6. Hazardous metals

There are several hazardous metals that, when released into the air, could be inhaled by workers. Some common sources of these metals include welding fumes, metal plating, and the grinding and polishing of metal parts. Similar to particulates and VOCs, sampling can be performed to evaluate worker exposure and guide decisions about ventilation and fume control.

7. Mold

We think of mold as a contaminant potentially found in homes, but it can also be found in an industrial setting. Processes that use water or are naturally humid, like steam cleaning, washing, or wastewater treatment, have the potential to be impacted by mold. Mold needs moisture to grow, and in humid industrial environments, it can be difficult to control. Unfortunately, there are no regulatory standards for mold like there are with dust, VOCs and metals. Exposure to mold results in different impacts on different people. The key is to know you have an issue and to address it quickly. Air testing the impacted area and comparing those results with the mold spore levels outside is the best way to confirm whether there is a mold issue.

8. Noise

Noise, a significant physical hazard, can be controlled by installing equipment and systems that have been engineered, designed and built to operate quietly. Noise control includes enclosing or shielding noisy equipment, making certain that equipment is in good repair and properly maintained with all worn or unbalanced parts replaced, mounting noisy equipment on special mounts to reduce vibration, and installing silencers, mufflers or baffles. In addition, erecting sound barriers at adjacent workstations around noisy operations will reduce worker exposure to noise. If engineering controls and administrative controls are not sufficient to maintain noise levels below the action level of 80 decibels, then hearing protection for employees must be considered.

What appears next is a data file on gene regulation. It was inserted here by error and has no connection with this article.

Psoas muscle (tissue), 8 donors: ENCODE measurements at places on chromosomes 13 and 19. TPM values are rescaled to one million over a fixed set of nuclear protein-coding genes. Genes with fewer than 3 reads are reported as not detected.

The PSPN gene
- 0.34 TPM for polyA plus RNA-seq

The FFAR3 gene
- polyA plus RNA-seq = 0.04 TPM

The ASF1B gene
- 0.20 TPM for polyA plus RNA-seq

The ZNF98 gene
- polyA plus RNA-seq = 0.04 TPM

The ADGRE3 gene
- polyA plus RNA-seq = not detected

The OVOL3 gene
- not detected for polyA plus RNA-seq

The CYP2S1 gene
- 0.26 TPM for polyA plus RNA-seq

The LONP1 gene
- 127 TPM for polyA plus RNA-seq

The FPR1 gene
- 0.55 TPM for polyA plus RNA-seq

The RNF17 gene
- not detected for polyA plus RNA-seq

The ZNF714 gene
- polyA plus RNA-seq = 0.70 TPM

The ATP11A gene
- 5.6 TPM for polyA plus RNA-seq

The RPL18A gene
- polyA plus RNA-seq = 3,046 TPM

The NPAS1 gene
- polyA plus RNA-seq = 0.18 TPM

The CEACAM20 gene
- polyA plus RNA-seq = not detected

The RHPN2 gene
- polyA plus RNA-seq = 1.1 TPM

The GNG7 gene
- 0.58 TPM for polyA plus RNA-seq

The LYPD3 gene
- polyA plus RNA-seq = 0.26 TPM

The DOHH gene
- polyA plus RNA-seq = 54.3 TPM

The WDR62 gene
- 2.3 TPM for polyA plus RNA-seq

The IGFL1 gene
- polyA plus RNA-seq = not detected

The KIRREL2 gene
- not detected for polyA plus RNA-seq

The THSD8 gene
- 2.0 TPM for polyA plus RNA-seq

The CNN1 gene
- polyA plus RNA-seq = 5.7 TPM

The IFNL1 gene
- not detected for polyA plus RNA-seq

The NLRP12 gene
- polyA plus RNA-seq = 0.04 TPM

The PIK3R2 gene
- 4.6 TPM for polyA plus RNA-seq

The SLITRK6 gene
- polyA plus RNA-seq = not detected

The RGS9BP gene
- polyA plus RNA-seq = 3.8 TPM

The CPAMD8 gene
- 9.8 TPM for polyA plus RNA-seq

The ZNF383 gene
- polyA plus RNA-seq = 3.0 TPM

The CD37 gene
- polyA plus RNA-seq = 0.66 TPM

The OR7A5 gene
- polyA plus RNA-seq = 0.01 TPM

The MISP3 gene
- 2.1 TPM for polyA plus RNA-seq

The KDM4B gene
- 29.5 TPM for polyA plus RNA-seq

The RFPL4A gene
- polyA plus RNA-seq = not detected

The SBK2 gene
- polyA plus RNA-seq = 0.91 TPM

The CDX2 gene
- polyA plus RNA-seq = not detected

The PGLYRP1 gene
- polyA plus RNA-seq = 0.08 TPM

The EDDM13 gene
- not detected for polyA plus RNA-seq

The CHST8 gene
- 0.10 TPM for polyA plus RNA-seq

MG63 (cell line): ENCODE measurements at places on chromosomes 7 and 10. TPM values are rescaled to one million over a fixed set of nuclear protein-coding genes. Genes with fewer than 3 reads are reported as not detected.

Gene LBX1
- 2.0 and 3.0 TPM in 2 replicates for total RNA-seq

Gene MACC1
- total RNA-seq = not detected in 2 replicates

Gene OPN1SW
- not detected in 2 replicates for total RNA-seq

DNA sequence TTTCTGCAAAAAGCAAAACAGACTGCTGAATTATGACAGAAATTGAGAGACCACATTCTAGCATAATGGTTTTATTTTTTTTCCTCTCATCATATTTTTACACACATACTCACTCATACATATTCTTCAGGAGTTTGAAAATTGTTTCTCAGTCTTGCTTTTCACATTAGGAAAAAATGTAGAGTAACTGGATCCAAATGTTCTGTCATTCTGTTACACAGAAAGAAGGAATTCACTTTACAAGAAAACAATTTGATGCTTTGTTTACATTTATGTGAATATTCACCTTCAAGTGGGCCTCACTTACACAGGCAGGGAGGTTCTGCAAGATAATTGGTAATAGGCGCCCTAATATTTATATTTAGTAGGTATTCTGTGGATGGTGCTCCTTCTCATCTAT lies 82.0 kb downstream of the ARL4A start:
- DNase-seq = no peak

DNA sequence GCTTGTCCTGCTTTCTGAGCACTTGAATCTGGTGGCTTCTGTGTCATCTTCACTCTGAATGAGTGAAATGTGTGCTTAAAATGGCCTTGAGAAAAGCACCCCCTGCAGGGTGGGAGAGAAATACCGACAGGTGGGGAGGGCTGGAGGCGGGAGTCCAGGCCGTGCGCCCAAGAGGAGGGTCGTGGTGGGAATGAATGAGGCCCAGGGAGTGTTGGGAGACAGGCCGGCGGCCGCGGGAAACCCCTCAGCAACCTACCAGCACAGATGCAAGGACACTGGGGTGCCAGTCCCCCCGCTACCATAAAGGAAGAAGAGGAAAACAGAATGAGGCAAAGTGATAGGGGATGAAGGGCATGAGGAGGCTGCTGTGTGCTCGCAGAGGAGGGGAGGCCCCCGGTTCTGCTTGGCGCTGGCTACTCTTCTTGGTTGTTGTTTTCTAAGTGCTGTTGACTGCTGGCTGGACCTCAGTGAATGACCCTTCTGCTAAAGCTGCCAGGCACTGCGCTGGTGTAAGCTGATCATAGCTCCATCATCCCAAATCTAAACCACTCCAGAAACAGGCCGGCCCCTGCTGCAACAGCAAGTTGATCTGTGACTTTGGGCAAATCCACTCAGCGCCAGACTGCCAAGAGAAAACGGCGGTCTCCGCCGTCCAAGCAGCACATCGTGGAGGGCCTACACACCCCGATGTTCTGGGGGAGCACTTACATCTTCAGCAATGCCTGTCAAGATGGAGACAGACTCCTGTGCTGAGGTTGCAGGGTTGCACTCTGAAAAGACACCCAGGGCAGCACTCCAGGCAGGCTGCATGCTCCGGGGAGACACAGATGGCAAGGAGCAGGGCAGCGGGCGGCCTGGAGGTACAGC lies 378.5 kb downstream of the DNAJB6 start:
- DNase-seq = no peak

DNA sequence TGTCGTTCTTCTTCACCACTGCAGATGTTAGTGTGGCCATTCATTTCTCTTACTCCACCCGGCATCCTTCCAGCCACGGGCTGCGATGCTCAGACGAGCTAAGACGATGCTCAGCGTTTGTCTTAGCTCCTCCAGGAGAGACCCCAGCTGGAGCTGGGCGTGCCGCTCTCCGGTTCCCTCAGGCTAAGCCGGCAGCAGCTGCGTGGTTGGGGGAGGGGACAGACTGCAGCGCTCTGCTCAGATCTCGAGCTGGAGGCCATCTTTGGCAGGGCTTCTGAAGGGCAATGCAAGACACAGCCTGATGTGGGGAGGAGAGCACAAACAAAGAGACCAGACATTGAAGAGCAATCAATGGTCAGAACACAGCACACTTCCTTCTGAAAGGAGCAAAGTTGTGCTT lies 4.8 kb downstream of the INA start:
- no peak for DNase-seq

9. Ergonomic hazards 

Ergonomics studies evaluate a full range of tasks including, but not limited to, lifting, holding, pushing, walking and reaching. Many ergonomic problems arise from poorly designed job tasks, which can result in conditions such as excessive vibration and noise, eye strain, repetitive motion and heavy lifting problems. Improperly designed tools or work areas can also be ergonomic hazards. Repetitive motions or repeated shocks over prolonged periods of time can often cause irritation and inflammation such as carpal tunnel syndrome. Studies can help determine what hazards for workers are present and develop solutions.

10. Worksite analysis

A worksite analysis, sometimes called a job hazard analysis, is the first step in identifying specific job duties for specific hazards. This process can include, but is not limited to, observing job duties, collecting samples for analysis and performing research about the activities. The end product is a summary of the hazards for a specific job and what controls should be in place to protect the employee. When properly implemented, the end result of a worksite analysis is a safe workplace for employees.